The District of Columbia Court of Appeals heard arguments this morning on when it's still lawful for local police to search a car without a warrant after making a lawful arrest.
The U.S. Supreme Court tried to limit those types of searches in its 2009 decision in Arizona v. Gant. The high court did carve out some exceptions, though, which included searches where police have "reason to believe" they might find evidence of the crime.
The D.C. appeals court is being asked to decide what the standard should be for "reason to believe," and whether there could be types of crimes - in this case, driving under the influence - where it's generally assumed that warrantless searches are reasonable.
In the underlying case, a Virginia man, Larry Taylor, was arrested for driving under the influence in D.C. after he struck another car in 2010. He pleaded guilty to that crime, but successfully moved to suppress evidence of an unregistered gun that police found in his truck's glove compartment at the time.
The arresting officers reported that they searched Taylor's truck because, in their experience, they often found evidence of drinking in an arrestee's car - an open container of alcohol, for example. They added that they also had reason to think they might find evidence because of Taylor's high level of intoxication and false statements he made about his drinking that night.
District of Columbia Superior Court Judge J. Michael Ryan, in suppressing the gun evidence, wrote that relying on officers' past experience to decide whether a warrantless search is reasonable would essentially create entire categories of cases where it's generally assumed that those searches are lawful. That would go against the intent of Gant, Ryan wrote, which was to limit those searches. The U.S. attorney's office appealed.
Chief Judge Eric Washington and associate judges John Fisher and Catharine Easterly heard the case. Easterly peppered Assistant U.S. Attorney David Goodhand with questions, saying she had "trouble" with the government's argument that the nature of certain crimes made warrantless vehicle searches reasonable.
Goodhand said that an officer's past experience with certain crimes goes to whether they have a "common sense" reason to believe that they would find evidence of the crime in the car. He said that in circumstances like Taylor's where an arrestee is visibly intoxicated and police can smell alcohol on the breath, it's reasonable for police to believe that the suspect has been drinking in the car.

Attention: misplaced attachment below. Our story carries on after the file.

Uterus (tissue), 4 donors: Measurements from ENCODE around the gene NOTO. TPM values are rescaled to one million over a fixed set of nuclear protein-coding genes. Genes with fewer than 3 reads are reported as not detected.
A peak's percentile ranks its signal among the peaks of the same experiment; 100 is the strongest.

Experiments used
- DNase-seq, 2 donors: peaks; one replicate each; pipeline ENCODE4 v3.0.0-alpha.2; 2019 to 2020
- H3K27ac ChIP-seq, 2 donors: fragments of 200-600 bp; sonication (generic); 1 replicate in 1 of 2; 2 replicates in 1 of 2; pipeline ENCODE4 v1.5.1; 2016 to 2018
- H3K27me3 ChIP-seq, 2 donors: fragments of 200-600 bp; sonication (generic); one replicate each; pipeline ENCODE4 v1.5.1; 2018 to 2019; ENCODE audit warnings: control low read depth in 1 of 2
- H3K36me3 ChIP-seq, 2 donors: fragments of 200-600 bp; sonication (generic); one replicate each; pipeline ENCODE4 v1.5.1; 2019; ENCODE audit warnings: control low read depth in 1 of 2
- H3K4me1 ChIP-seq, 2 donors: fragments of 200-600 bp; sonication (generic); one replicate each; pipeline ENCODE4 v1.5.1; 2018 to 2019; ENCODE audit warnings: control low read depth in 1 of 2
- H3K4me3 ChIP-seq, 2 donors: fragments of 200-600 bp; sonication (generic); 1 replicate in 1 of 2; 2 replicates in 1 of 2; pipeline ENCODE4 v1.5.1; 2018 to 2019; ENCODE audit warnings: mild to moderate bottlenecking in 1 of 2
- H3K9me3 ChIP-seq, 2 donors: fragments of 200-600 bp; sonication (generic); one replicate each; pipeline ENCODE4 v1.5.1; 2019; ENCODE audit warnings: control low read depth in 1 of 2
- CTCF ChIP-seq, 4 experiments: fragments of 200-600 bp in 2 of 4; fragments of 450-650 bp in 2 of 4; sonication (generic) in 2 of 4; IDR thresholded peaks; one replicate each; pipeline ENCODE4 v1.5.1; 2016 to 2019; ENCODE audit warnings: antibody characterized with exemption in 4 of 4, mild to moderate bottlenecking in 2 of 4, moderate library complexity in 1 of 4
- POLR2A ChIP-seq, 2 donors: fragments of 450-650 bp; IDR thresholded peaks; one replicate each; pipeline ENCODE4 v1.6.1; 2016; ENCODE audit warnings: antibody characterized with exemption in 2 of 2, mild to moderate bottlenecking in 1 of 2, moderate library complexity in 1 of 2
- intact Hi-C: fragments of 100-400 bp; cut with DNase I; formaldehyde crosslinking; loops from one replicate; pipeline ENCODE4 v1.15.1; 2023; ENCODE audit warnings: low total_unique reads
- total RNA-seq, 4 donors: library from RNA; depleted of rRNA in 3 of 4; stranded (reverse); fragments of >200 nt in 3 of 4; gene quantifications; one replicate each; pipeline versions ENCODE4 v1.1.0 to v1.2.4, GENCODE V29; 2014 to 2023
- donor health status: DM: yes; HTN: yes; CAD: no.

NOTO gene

Easterly said she thought that sounded more like speculation. Goodhand replied that he disagreed, since the standard is that "we just have to show it wasn't a hunch." The government has maintained that they aren't advocating for a "per se rule," noting that there could still be cases where a search wouldn't be reasonable, such as when an officer sees a suspect leave a bar just before pulling them over.
Taylor's attorney, solo practitioner Jonathan Dailey, maintained that the government is trying to create a rule and go against the Supreme Court's intent in the Gant decision. If the court sided with the government and reversed Ryan's ruling, he said, "we're allowing this exception to swallow the rule."
Washington asked why a police officer's past experience wouldn't be considered evidence supporting a claim that they had reason to believe they would find evidence of the crime in the car. Dailey said he would consider that a "hunch," and not specific enough to the facts of any given arrest.
Later on, Washington asked Dailey about why it wasn't reasonable for police to search Taylor's truck given the totality of the circumstances, which included Taylor's high level of intoxication and his false statements about his drinking. Dailey replied that those factors went to the crime of drunk driving, but didn't connect the crime to anything that might have happened in Taylor's car.
Taylor served five days in jail after pleading guilty to the drunk driving charge. If the appeals court reverses Ryan's order suppressing the gun evidence and dismissing that case, Taylor will face charges of carrying an unlicensed pistol and possessing an unregistered firearm and ammunition.